William Taylor Newton never married.  The 1880 federal census places  him in Milton, Massachusetts, where he boarded with Elizabeth and Mary Swift, who lived on Adams Street, where Edith Emerson and William Hathaway Forbes (Emerson’s daughter and son-in-law) also lived.  It seems likely that a personal connection between Newton and the Emerson family was formed or reinforced around this time.  A letter from his mother Julia reveals that Newton was hospitalized in the Jackson Ward of the Massachusetts General Hospital in 1882 and suggests that he suffered from malaria.  Other letters show recurring poor health.  Newton became a member of the New England Historical Genealogical Society in 1892 but dropped his membership in 1903.  In the 1900 federal census, he is listed as a resident of Brookline.  An early twentieth-century Boston directory names him as treasurer and secretary of the American Shoe Tip Company in Boston—a position that would have provided expendable income for a collector.  In 1918, he lived in Brighton.

How Edward Emerson and his sister Edith Forbes acquired Newton’s Emerson collection—whether through gift or purchase—is undiscovered.  When they presented it to the Concord Free Public Library in 1918, Newton was still living.  The Concord town report for 1918 indicates that he intended to add items to the collection over time.  Documentation of the date of Newton’s death has yet to be located. 

The Emerson descendants described Newton’s collection as “the result of years of research and loving labour.”  A special bookcase was built for it by John Worthington Ames in the original octagonal room of the library (now the lobby).  Although members of the Library Corporation felt that Newton’s name should be downplayed and Emerson’s emphasized in the bookplate printed for items in the collection at the time of its donation, the Emerson descendants insisted on giving prominence to the collector. 

The Library Corporation accurately predicted in 1918: “The unique character of this Emerson library . . . may well make of it a nucleus for appropriate additions from other sources.”  Later gifts and purchases of printed and manuscript Emerson material have built on its strength, consolidating the position of the Concord Free Public Library as a major Emerson repository.  Although most of Emerson’s manuscripts were eventually deposited in the Houghton Library at Harvard, few printed Emerson collections are richer than those at the Concord Free Public Library.  The William Taylor Newton Collection still serves as an important research resource, demonstrating the power of private collectors and benefactors to develop institutional collections.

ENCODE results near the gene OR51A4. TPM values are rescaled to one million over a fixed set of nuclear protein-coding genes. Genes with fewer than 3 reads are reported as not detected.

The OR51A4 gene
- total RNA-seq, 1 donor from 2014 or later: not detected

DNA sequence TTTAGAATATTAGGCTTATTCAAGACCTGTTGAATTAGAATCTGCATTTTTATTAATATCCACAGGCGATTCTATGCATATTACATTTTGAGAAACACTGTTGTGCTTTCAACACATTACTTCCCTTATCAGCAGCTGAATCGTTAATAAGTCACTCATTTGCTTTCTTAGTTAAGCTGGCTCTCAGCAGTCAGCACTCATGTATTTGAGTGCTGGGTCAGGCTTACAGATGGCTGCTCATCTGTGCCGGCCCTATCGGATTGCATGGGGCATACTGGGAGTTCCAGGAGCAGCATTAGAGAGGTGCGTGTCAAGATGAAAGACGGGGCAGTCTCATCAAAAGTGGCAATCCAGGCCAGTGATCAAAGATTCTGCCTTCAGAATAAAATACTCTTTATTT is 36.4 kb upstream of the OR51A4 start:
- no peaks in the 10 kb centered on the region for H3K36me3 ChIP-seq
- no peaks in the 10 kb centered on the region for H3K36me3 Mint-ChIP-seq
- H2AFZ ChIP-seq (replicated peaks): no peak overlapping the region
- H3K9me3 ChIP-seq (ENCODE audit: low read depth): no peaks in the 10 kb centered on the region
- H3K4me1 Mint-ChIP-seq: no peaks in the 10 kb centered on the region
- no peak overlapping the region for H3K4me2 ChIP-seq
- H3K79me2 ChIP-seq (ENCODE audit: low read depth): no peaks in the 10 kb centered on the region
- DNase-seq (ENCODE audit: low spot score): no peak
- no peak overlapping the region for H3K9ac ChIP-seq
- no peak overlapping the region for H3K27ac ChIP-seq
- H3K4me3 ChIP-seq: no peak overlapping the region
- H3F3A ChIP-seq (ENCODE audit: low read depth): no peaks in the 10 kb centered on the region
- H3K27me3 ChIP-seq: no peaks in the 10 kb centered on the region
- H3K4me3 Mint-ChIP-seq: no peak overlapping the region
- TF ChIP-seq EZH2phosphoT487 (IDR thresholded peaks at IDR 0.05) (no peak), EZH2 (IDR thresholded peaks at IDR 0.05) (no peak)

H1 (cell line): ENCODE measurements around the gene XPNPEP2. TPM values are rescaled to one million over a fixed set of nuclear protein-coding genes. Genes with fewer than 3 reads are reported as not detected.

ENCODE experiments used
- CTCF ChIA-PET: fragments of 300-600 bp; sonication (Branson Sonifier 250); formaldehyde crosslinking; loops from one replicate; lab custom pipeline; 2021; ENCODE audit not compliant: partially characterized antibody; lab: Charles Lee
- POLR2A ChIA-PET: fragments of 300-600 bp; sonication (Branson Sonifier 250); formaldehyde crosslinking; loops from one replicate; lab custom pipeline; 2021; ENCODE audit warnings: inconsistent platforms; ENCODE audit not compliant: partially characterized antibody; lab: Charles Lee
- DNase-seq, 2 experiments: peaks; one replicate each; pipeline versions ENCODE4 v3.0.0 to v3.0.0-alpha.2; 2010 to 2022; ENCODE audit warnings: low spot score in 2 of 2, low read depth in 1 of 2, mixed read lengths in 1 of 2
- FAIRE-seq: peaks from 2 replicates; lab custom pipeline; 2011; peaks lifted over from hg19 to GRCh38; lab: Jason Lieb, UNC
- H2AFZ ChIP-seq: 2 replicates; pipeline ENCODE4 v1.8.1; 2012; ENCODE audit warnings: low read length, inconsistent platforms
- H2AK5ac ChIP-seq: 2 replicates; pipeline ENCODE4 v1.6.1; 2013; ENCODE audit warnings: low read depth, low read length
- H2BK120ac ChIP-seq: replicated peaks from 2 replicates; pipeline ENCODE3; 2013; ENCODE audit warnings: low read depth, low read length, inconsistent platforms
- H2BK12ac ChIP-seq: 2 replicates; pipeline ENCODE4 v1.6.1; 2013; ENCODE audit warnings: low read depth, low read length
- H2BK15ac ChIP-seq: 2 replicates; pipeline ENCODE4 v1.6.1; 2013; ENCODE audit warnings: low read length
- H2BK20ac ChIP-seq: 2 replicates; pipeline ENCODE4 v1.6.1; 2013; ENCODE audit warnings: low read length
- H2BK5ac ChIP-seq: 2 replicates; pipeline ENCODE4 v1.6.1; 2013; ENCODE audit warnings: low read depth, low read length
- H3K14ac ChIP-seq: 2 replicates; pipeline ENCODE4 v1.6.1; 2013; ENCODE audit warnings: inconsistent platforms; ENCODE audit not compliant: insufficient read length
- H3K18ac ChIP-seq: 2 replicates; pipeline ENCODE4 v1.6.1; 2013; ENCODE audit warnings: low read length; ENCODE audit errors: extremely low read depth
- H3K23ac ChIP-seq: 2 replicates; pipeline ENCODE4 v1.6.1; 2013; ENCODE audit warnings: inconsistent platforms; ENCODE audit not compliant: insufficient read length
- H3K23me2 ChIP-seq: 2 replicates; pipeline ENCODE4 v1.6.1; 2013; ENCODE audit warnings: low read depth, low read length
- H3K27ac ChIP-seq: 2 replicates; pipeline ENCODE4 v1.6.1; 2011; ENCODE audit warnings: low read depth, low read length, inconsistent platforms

21.  Printed label and bookplate: William Taylor Newton’s shelf-mark, [undated]; Concord Free Public Library bookplate, [1918]. 

22.  Photograph of Ralph Waldo Emerson seated next to table, holding book, [185-].

23.  The Dial: A Magazine for Literature, Philosophy, and Religion. Vol. 1, No. 1, July 1840 (Boston: Weeks, Jordan, and Company).

24.  Ralph Waldo Emerson.  Nature . . . (Boston: James Munroe and Company, 1836).

25.  Ralph Waldo Emerson.  An Oration, Delivered Before the Phi Beta Kappa Society, at Cambridge, August 31, 1837 . . . (Boston: James Munroe and Company, 1837).

26.  Ralph Waldo Emerson.  An Address Delivered Before the Senior Class in Divinity College, Cambridge, Sunday Evening, 15 July, 1838 . . . (Boston: James Munroe and Company, 1838).

27.  Portrait of Orestes A. Brownson, engraved by A. L. Dick from a daguerreotype miniature by Augustus Morand, Jr.  (New York: J. & H. G. Langley, [undated]).

28.  Portrait of Theodore Parker, engraved by S. A. Schoff from a daguerreotype by Allen & Horton (from Parker's Prayers, Boston: Walker, Wise & Co., 1862).

29.  William Taylor Newton, compiler.  Emersoniana: Being Criticisms of the Writings of Ralph Waldo Emerson, Chiefly, from American and English Reviews . . . [an assemblage of pieces removed from periodicals and bound together as 16 volumes in 17, the title varying in some volumes], compiled 1887-1918.